Doesn’t it just wrench your heart out sometimes to see people who need to hear and KNOW that so badly?

  19. Barbie says:

    Oh that breaks my heart:-( I just posted on being the Body of Christ today…it is HUGE and can make such a difference in someones life. Thank you for sharing that story and I will be praying for her. Off to dry my eyes,kiss my children and thank God that I am not alone.

  20. Alisa says:

    Your story broke my heart. So many times it seems that our circumstances are the worst ever-then Jesus opens our eyes and we see those around us. She sounds like the woman at the well. I pray that Jesus will be her living water.

  21. Sharon says:

    Phew–glad that is over. I remember having to go to court with my 17 year old who fell asleep at the wheel and totaled my van. It was a strange situation to be there with people who were guilty of horrible things. So many people with no hope.
    I thank God for that little woman and her struggles. Thank him for touching me heart and giving me a desire to pray for her and thank Him for using it as a opportunity to remind you what you have. God is good like that.

  22. the Butler's wife says:

    Wow! I am glad that everything turned out well for you. And I appreciate your sensitive story about that young woman. It is very sobering. I often wonder what life would be like without the path that God has set before me. Some seem so hopeless and lost. Of course we don’t know the state of her soul, but we do know the state of her heart. Sad, and alone, and hurting.

  23. Emily says:

    I know you will have a lot of comments to go through…but I wanted to let you know that you are very lucky. Not just for having a simple time today, but you are lucky to have witnessed the tragedy of the young lady. I am sure that it impacted you more than you are able to express in your post, and you will probably not know how many people she will impact *THROUGH* your post. I am affected, and hope that it will stay in my heart for a long time…not only to pray for her specifically, but to notice those around me who are not as fortunate as myself.
    Thank you.

  24. Casey says:

    Makes me kinda wonder if she was the reason you got pulled over in the first place, ya know? Like she needed someone praying for her and the Lord knew you were the one to do it.

  25. JanB says:

    I am glad it’s over for you, but I feel so bad for the lady for whom it’s no where near over for. Sometimes it is good to get a good hard look at where we are and where others are. You really opened my eyes today.
    It’s sort of like when I am grousing about my kids and then I read about a kid with cancer. It stops me in my tracks. Just like that.

  26. Monkey Giggles says:

    Thank you for reminding me..not to look away–to forget those who our society may look down upon. Remembering those who cross our path– even for a short moment can change us. Smiles going out to ya.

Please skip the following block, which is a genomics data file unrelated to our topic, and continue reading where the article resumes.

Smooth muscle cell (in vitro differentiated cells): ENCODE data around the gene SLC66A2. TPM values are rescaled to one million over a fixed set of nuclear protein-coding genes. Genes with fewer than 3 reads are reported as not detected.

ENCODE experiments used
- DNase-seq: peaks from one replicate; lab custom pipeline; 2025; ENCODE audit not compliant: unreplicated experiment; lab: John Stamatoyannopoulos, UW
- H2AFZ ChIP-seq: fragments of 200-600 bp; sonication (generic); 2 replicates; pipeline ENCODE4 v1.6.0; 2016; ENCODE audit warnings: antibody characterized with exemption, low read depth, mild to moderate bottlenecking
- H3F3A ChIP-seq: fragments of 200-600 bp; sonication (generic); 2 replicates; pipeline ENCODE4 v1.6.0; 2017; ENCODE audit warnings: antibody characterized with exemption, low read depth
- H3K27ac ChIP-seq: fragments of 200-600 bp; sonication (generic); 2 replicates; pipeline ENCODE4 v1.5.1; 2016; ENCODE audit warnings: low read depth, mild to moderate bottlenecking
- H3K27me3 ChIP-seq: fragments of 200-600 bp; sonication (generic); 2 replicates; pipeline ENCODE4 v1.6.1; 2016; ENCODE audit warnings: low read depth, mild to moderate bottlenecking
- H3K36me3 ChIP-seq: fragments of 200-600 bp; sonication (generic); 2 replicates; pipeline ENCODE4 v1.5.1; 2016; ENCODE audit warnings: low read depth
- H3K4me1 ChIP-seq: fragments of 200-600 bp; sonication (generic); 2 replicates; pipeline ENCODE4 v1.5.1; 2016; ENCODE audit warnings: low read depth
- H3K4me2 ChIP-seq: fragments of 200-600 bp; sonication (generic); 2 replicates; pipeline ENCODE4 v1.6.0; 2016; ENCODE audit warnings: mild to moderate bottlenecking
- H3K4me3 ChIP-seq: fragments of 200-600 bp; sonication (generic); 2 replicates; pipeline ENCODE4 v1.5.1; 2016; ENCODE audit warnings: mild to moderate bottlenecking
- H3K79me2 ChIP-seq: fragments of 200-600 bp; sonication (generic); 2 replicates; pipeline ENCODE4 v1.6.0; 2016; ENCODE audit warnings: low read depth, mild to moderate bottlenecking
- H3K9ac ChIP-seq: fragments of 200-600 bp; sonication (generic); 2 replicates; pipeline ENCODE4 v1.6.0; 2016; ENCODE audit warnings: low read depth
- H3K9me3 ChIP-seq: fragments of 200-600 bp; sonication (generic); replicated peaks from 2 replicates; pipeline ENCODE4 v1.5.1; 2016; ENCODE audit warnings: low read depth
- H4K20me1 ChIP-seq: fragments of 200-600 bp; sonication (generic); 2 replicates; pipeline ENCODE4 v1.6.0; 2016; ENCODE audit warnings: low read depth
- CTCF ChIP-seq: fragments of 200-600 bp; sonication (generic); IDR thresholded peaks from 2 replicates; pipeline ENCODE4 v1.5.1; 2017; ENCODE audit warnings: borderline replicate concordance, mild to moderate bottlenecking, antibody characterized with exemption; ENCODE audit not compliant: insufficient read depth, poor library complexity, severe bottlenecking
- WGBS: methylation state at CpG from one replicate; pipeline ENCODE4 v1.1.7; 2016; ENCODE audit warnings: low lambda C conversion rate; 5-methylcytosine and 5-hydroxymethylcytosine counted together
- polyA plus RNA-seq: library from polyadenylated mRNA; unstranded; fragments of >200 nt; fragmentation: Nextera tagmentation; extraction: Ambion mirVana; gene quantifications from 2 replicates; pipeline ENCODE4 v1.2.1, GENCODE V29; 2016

27. Melanie says:

    She was the reason you were there. She needed someone to pray for her and love her like He does. And she will never know it. I am glad for your outcome, but even more thankful that you could be there in that room and feel compassion for her. Thank you for sharing and allowing me the opportunity to love her and pray for her, too.

  28. Kahri says:

    Your posts always touch me, this one especially. I always leave your page laughing, crying, or having learned something new. I nominated you on my page today for the thinking blogger’s award. Thanks for all your wonderful posts!!

  29. Brandy says:

    A $200 fine isn’t easy to take, but you were there for a reason–to see the girl so you could pray for her, and relay her to us readers so we could pray for her too. And you can bet I will.
    God knows she needs our prayers. He wanted you to notice her. I’m glad you weren’t self-absorbed in your own case to overlook her. May God restore that $200 quickly, and then some.
    Brandy of The Building Brows

  30. Mom of 3 says:

    I feel for that girl. I am a lawyer who realized half way through law school that it wasn’t for me. I finished and used the profession minimally as a means to obtain my airplane piloting goals.
    The courtroom is scary, depressing place to be. And…there is no more depressing place to be in my mind, than in a law library looking at rows and rows and rows of books each with many pages of tiny print detailing human misery. Glad I don’t do that anymore!

  31. Carrie says:

    Perhaps you could get a copy of the docket from this morning, figure out which person she was, and suggest a pro-bono lawyer give her a call?
    Seems a bit far-fetched, but who knows, maybe it could happen.
    Life loves to give us these little wake-up calls now and then. Thanks for sharing yours.

  32. Jessica Snell says:

    Oh wow. Lord, have mercy on her.
    And you, Shannon, are one powerful writer. I’ll be thinking of that woman too. May Jesus find her as he found Mary Magdalene, another woman who didn’t have a comforter to turn to.
    peace of Christ to you,

  33. Overwhelmed! says:

    Oh my goodness, Shannon. What a powerful and yet sobering post you’ve written. I’m offering up a prayer for this unknown woman as part of my bedtime routine tonight!

  34. Karen says:

    Reading this, I am reminded what a mighty God we serve and how things that seem so important to us while we are “in the moment” are diminished when we take the focus off of ourselves and look around us once in a while.

  35. J. Fergie says:

    Ok, Deena’s prayer is about to make me cry right here at my desk at work.
    I’m so glad it went well for you. And I will say a prayer for that woman who made an impression on you.

  36. His Girl says:

    Wow. Thank you for sharing. Your blog was doubtless a boon for this poor struggling woman as so many bring her before our God in prayer!